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Investors Show Preference To No-Risk/Low-Return

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Yet another survey has found that the majority of U.S. investors are not comfortable with risking loss when it comes to their retirement savings. Big whoop, you already know that, right?

Well maybe yes and maybe no.

A new survey from Wells Fargo/Gallup found that 64 percent of investors believe that having a guarantee on their initial investment — even if the growth potential is low — is more important than having high growth potential but with some risk of loss to the money initially put in.

A lot of data folks have arrived at similar findings during the recovery period following the 2008 recession. But this survey was conducted early this year (Feb. 6–16) when the Dow was above 15,000 and other market indicators were positive, making the anti-risk tilt a bit surprising.

Something else is surprising too. The researchers found that today’s anti-risk majority spans multiple demographics, even ones where one might expect to find a preference for, or at least tolerance of, investment risk.

Take the non-retired, for instance. The majority of these investors (59 percent) said they prefer the no-risk/low-return option. Granted, so did the retired investors (78 percent). But the non-retired? That finding flies in the face of general assumptions that many younger working individuals can and do take on more risk, in hopes of greater gain by time retirement comes around. In fact, many financial advisors recommend that working people, especially younger workers, take on more risk, and that’s what many onlookers have been assuming is the trend. But no, the majority of both working and retired in this survey gave thumbs-down to risk.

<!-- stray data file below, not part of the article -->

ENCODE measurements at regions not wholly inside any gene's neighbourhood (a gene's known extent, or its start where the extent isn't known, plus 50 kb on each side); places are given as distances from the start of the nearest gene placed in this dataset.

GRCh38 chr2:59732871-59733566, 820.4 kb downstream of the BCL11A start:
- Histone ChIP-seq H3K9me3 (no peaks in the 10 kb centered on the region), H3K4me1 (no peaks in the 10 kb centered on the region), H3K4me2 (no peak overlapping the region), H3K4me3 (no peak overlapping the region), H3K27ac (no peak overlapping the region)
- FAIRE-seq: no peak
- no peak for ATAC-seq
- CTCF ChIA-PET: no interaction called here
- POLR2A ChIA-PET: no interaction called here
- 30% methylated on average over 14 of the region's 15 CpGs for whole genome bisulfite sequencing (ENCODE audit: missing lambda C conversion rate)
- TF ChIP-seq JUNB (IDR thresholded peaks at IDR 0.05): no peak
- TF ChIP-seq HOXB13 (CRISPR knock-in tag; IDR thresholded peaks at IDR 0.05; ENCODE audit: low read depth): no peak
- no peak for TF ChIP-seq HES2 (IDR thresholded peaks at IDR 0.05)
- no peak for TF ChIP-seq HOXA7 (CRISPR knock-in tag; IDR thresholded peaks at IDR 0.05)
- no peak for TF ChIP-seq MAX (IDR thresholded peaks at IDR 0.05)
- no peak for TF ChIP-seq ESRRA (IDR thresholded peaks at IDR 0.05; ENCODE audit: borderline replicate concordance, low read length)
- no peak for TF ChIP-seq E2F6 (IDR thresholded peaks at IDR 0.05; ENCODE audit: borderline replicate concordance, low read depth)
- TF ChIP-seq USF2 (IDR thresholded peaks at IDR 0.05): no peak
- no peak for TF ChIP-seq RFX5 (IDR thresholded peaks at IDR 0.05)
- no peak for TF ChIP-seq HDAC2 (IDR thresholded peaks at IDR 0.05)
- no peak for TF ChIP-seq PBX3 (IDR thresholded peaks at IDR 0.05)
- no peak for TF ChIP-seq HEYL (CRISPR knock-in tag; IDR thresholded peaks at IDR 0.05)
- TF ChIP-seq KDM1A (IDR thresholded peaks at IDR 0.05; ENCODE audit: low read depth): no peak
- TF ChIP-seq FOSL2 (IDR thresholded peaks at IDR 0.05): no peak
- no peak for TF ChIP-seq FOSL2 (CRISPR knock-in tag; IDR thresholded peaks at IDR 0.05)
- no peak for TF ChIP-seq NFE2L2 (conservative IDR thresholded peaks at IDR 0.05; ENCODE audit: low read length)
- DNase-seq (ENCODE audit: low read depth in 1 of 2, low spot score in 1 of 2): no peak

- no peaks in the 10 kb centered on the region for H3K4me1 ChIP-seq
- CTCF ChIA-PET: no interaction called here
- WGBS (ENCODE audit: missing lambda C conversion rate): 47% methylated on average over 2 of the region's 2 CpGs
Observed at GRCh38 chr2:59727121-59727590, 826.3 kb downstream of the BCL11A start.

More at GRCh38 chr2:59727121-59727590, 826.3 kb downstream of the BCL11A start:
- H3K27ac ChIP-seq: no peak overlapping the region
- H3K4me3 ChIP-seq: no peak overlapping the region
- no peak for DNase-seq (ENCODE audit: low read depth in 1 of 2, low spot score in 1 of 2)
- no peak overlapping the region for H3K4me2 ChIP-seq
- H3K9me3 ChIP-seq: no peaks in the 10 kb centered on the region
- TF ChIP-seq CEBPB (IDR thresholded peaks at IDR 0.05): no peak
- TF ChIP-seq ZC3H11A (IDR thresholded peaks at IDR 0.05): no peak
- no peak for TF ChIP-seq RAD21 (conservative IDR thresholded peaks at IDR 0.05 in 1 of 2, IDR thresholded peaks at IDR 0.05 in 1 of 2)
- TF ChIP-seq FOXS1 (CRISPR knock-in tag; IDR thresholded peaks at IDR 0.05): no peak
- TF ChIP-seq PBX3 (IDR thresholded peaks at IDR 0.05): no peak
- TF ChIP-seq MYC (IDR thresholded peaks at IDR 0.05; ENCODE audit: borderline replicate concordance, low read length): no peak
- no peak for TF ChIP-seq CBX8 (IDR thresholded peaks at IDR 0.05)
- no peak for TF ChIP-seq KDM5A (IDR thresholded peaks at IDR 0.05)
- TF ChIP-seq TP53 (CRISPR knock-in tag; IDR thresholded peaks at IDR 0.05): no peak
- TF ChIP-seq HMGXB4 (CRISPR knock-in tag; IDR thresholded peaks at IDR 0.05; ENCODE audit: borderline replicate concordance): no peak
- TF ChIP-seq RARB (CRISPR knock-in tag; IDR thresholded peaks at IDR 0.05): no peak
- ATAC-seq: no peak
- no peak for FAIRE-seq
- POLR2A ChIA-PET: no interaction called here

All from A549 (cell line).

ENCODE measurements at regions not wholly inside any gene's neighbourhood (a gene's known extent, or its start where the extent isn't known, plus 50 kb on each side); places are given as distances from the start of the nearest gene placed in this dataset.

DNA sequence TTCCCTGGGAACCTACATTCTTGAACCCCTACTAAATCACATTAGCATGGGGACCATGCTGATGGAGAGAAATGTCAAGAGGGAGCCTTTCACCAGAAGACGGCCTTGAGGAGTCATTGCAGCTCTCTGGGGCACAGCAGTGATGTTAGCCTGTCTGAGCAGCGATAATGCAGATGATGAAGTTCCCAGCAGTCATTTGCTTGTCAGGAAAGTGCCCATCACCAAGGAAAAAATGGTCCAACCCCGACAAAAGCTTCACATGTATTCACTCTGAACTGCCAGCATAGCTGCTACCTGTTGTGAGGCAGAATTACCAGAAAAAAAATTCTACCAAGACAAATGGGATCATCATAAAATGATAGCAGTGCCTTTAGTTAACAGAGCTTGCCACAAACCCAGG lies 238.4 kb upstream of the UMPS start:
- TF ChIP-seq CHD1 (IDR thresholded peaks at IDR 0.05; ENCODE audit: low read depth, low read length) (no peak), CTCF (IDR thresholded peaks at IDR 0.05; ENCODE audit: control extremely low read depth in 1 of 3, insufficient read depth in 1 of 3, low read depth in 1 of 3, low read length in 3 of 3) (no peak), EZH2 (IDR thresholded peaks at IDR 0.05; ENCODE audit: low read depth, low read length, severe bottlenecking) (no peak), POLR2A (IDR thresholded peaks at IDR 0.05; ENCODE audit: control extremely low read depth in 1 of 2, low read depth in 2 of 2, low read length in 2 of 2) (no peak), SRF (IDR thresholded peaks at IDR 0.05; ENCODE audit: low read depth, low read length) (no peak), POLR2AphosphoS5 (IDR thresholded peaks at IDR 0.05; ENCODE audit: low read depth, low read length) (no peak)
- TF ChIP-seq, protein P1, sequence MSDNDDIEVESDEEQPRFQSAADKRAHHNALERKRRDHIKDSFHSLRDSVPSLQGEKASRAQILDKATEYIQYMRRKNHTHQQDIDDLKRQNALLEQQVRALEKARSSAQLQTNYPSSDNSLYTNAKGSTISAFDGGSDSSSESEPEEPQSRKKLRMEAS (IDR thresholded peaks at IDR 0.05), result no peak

The pattern held in other categories too. For instance, the majority of younger non-retirees, ages 18–44, (58 percent) said they prefer the no risk/low return option for their retirement savings as did 59 percent of older non-retirees (ages 45 and up). So did the majority of those with portfolios of $100,000 and up (57 percent) as well as those with under $100,000 (72 percent); and men (57 percent) as well as women (72 percent).

Clearly, there were differences in the size of the majorities, but guarantee of retirement principal still came out as more important than high growth potential.

Insurance and financial advisors will look for corroboration from other researchers. But since this particular survey was large (over 1,000 people); included people with $10,000 or more in stocks, bonds, mutual funds, self-directed individual retirement accounts, and 401(k)s; was done recently; and was the work of two major brands (Wells Fargo and Gallup), the findings merit some mulling. For instance:

  • There is no indication about whether the people surveyed owned annuities. That would seem to be a critical factor, since fixed annuities do guarantee principal and many variable annuities offer fixed accounts as well as various sorts of guarantees for income.
  • As part of the annual check-up with clients, the advisor might want to revisit the topic of guarantee of principal, even with people who previously indicated moderate or high tolerance for risk.
  • If a hot growth stock or mutual fund has lit some fires recently, over half the people that advisors see will probably have little to no interest in it, even those who are of means, still working and/or younger adults.
  • For the majority, using an “almost like a guarantee” strategy will likely lose ground to “this is guaranteed.”
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Linda Koco, MBA, is a contributing editor to InsuranceNewsNet, specializing in life insurance, annuities and income planning. Connect with Linda →

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